Camino de Santiago: a journey within

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Camino de Santiago – is it a spiritual journey, a physical challenge or a cultural experience? Or… all of them and even more?

Camino de Santiago is a way to discover yourself, spend more time in nature, learn more about yourself and others, see the Spanish culture and make new friends from ALL over the world, while walking through Spain, all the way to Santiago de Compostela. Everyone has different reasons why they do it, but essentially there are a few main ones: self-discovery, religion, adventure, traveling, meeting people.

The reason why I started this journey was because I was very close to a burnout. Stressed, haunted by an endless number of “to do” lists that would never end and constantly feeling like I am a computer with 100 tabs open that crashes a lot. Shortly, I was overwhelmed. I just needed some time to relax, have fun, explore, put my thoughts in order and try new things. And Camino was able to give me just that: hours and hours of walking in silence, time to think, beautiful views and amazing places in nature where I would just stop to meditate, journal, enjoy the view, listen to birds, look at ants walking, admire animals. Basically, going back to a simple life and just enjoying it.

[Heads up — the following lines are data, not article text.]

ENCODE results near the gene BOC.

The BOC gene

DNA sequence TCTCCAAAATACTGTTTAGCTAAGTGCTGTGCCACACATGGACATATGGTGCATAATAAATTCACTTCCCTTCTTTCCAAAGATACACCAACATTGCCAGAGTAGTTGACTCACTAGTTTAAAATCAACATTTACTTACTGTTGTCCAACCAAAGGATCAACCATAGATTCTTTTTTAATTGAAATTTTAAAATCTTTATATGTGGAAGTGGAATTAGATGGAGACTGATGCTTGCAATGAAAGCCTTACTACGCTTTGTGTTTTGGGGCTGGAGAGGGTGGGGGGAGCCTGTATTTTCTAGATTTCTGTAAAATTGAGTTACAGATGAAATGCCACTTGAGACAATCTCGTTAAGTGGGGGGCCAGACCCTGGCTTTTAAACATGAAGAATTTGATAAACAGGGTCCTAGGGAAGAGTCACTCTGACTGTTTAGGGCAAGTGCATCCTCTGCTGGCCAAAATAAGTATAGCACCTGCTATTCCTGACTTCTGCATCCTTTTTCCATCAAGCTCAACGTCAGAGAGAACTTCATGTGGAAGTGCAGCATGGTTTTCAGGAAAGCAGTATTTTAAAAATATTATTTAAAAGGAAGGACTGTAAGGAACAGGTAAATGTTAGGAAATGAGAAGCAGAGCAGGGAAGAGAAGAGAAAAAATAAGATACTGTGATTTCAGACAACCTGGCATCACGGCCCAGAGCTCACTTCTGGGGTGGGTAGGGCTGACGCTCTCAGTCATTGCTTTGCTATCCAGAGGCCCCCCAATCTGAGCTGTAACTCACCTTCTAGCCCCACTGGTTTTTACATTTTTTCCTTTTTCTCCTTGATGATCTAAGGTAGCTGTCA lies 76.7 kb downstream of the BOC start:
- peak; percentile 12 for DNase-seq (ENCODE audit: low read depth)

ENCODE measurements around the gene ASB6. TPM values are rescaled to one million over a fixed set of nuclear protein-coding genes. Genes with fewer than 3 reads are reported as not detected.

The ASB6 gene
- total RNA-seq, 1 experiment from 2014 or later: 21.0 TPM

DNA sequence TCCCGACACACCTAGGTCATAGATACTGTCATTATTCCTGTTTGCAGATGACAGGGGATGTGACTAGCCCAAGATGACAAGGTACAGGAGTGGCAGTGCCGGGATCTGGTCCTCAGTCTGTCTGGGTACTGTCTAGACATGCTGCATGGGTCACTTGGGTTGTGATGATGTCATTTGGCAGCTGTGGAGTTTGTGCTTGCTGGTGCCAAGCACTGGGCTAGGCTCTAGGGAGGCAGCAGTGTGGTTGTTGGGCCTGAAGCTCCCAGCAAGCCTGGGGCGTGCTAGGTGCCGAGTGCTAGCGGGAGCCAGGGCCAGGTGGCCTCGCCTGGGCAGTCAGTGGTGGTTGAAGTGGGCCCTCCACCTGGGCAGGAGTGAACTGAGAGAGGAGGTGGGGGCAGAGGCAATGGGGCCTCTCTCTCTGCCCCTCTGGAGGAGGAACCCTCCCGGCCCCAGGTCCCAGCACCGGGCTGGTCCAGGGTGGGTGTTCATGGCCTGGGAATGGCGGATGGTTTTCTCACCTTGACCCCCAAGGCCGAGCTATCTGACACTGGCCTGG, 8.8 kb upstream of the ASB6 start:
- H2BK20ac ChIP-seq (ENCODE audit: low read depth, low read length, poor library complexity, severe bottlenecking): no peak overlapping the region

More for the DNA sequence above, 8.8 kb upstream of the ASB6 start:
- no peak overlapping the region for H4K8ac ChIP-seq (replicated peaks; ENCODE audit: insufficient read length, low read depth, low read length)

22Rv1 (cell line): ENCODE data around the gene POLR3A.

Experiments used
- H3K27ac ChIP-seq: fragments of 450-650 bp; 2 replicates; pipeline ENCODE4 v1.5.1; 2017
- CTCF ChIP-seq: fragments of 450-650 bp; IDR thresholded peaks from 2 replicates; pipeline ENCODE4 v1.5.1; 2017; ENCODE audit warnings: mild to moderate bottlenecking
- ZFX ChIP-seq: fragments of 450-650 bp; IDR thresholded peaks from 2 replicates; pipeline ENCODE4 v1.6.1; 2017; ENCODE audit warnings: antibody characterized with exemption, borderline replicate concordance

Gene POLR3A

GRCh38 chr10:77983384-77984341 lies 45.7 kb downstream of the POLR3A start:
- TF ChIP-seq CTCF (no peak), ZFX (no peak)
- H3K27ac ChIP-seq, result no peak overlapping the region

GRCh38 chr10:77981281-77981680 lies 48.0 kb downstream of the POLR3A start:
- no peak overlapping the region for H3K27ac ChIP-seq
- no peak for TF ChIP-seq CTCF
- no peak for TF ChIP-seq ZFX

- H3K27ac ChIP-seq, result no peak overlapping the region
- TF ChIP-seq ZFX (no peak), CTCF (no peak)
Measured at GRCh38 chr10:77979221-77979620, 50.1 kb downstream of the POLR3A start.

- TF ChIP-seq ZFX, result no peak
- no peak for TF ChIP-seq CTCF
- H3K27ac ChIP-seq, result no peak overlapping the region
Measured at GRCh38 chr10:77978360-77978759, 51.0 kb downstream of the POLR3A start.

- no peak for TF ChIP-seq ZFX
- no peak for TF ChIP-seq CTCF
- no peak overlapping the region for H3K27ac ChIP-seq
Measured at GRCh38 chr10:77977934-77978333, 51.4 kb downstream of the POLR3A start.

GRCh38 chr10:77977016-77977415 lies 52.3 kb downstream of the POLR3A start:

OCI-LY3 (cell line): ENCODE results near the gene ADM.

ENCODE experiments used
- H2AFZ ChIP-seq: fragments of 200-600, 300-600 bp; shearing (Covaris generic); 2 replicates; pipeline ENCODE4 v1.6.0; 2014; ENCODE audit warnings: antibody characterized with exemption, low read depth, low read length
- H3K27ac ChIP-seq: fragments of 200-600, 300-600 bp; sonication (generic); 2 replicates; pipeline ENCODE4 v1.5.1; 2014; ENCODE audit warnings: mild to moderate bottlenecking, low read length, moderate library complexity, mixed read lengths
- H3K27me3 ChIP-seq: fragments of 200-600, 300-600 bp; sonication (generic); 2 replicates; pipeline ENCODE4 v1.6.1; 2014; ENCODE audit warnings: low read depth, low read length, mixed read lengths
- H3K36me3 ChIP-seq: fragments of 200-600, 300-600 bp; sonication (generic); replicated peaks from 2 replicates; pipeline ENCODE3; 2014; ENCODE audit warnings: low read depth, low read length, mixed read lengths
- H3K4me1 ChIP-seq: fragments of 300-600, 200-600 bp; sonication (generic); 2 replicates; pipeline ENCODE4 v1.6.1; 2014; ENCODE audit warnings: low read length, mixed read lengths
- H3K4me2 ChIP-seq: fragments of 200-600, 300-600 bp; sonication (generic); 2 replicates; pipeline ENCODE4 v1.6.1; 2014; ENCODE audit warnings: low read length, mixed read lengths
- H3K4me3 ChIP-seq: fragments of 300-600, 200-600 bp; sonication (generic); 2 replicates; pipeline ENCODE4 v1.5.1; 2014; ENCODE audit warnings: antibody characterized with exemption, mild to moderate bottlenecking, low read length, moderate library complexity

The best part, however, was that I did not have to make any decisions; every morning, I would just wake up, put on one of the two outfits I had with me, pack my things and hit the road. Not even “Which way should I go?”, because the entire path is marked with yellow arrows, very visible and well placed, so you don’t even need a map. Sometimes, it’s nice to just follow the arrows and go with the flow. And if you are anything like me, and have absolutely no sense of direction whatsoever (honestly, even if you make me walk in a straight line I will get lost), you will still survive. I only got lost twice, and it was really fun in the end, so it’s ok to wander around every now and then.

Many people think they could not do it for various reasons, either because they think they cannot take the time off work, they don’t have enough money, they could not manage without knowing Spanish or they are not in a good physical condition. But what they don’t usually know is this:

  • Camino actually has at least 5 official routes to Santiago, and you can start from anywhere you want (therefore, you can walk for a week, two weeks, 3 months or whatever period of time you actually need).
  • Camino is actually very cheap. You stay in albergues (they are like hostels, but only for  pilgrims) and their price is usually 5-10 €/night and sometimes even “donativo”, which means you can donate as much as you have, and some of them even offer dinner/breakfast within that price. Also, most places have a kitchen and if you gather a few of your friends (that includes people you just met in the albergue, we’re all friends here) and cook together, it will cost 1 or 2 €/each.
  • Most people who go don’t speak Spanish! Yes, it is advisable to learn a few things before you go and it makes the locals really happy to see you try, but most of them speak a little English and almost all pilgrims speak English. And if not, Google Translate will be your savior and best friend, as there is free wi-fi connection pretty much everywhere.